Hello all! I’ve been trying to buckle down and finish at least one full character for a few weeks now. The problem being, of the characters I wanted to finish I might have chosen the one with the most difficult materials. This “Inkubus” I had envisioned having green highlights in all the correct contour areas, which would generally be areas that would be in shadow.
This was my first attempt to show about what I meant for this kind of coloration.
Would I be better off doing some kind of specific normal based shading, like the guilty gear thing? I want this character to be very stylized but not necessarily in a cell shaded way, just pushing the “unreal” look with the all black surface with green shadows/contours.
OR should I just try and finish some other character because these materials + the fact that I’d really like to make the flame areas move/be wispy is just wayy too much complication for a first finished project to sell? (As an adoptable, mind you, but I’m so close to finishing the retopology which is eating away at me.)
Any advice on how better to create this effect or help in letting me put it aside for now and work on something else would be fantastic, thank you.
Think about what you’re actually doing with your current material. You’re outputting some weird average of your world space normal into a color ramp? Your normal will change with animation (and look at that guy, you plan to animate, right?) All you have to do is rotate him a bit and your texture will stop doing what you want.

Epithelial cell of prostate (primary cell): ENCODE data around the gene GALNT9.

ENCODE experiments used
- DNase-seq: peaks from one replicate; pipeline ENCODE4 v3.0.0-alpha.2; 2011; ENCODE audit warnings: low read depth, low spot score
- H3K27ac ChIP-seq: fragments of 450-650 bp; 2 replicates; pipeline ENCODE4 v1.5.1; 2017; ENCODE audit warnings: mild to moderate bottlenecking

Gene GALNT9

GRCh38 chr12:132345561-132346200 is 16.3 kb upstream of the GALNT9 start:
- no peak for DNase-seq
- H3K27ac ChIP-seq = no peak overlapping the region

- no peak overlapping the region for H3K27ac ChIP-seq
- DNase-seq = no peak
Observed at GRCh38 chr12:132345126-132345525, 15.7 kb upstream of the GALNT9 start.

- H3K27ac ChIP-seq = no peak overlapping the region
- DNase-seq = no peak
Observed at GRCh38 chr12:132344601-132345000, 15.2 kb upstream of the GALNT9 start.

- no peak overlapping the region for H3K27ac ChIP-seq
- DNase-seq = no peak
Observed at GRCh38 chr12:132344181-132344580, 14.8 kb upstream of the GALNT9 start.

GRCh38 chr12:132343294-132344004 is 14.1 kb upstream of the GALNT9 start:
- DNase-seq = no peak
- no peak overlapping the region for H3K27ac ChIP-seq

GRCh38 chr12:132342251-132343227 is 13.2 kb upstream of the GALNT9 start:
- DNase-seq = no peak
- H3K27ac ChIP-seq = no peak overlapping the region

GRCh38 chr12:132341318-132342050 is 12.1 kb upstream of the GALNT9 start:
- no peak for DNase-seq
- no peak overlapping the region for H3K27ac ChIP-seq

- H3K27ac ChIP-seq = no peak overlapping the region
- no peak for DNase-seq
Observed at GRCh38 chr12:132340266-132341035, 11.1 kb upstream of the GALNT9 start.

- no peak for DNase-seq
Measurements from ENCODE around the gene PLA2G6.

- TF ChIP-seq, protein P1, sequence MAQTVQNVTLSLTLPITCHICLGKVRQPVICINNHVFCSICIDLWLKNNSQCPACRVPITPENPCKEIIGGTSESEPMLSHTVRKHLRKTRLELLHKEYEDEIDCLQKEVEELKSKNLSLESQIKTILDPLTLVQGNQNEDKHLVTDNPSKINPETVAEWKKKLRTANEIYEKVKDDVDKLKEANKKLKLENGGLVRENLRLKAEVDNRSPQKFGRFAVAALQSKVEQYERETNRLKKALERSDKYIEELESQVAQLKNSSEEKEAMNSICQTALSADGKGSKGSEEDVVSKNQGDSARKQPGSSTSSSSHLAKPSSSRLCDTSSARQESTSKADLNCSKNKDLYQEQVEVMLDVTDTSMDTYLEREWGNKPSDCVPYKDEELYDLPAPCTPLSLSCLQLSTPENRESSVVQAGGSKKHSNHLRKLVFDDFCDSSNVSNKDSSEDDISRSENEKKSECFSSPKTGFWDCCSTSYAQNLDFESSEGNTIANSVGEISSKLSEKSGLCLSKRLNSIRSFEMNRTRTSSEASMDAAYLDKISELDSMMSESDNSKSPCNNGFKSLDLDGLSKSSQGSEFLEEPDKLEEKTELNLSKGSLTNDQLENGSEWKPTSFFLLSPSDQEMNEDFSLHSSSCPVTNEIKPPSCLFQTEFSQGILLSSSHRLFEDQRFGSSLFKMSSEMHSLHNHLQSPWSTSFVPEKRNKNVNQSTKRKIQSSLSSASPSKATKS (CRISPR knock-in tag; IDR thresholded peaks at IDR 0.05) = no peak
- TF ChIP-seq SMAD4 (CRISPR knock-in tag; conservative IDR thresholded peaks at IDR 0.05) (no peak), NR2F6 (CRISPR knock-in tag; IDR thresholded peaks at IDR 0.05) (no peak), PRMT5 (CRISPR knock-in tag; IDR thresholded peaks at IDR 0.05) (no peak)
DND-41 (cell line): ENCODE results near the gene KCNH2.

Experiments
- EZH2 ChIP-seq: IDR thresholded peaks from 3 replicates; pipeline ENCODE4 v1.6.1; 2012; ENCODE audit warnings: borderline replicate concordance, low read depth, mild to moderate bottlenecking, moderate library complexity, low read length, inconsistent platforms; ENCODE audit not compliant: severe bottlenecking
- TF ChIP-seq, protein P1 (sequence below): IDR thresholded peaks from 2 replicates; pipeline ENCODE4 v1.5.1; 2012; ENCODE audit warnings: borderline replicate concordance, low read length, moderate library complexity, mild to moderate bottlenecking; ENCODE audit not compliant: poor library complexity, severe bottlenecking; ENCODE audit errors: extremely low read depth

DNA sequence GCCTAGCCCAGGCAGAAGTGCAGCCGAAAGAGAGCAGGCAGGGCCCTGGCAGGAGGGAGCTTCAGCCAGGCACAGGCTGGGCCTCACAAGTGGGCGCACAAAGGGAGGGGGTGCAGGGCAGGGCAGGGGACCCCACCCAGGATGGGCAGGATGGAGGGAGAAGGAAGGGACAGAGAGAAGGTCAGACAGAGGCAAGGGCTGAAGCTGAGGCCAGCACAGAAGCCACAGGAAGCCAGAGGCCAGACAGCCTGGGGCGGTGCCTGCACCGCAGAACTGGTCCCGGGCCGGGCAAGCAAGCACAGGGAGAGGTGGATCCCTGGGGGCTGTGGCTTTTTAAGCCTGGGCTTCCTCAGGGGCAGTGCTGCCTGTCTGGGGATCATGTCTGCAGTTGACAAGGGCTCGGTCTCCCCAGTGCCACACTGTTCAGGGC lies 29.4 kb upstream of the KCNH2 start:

If you want, as you say, literally shadows, you can do that in Eevee-- just run diffuse bsdf into a shader-to-RGB color. (Just remember that if you then use that to color the shadows and run it back into a diffuse, you’re pretty much guaranteeing that your green areas will be underlighted, leading to reduced vibrancy, like you have in your current render.)
But when I look at your concept, what I see is something less based on shadows and more based on the dot product of normal and incoming vectors, which is something you can shove into a color ramp instead if you want.
One of the big differences between your concept art and your model is that the concept shows a lot more surface detail. You’ve sculpted some but not all of that detail, and it shows. Any effect based on normal would benefit from normal or bump mapping some of this detail into your model, but effects based on shadow are going to get very very little benefit from normal mapped detail.
Thank you so much, this has a lot of what I looking to find out. The whole thing with the normal object position was me, desperately trying to figure out how to at least visualize what I wanted while working. Not based on any like, practical knowledge.(basically I messed around and said this will do for now)
Blockquote But when I look at your concept, what I see is something less based on shadows and more based on the dot product of normal and incoming vectors, which is something you can shove into a color ramp instead if you want.
THIS, this sounds like what I need. I didn’t have the vocabulary yet to figure out how to ask for it though! You are definitely right that the concept has a lot more details, but as I was sculpting this went through a few phases, and I decided to go more stylized with the shapes because the amount of muscles/ect in the concepts I did were not really visually appealing as I was making them. Too much of a good thing, as it were. But it is very good to know about the normal mapped detail, thank you!
Although now I am having a heck of a time looking up how to do stuff with these dot product of normals you are talking about.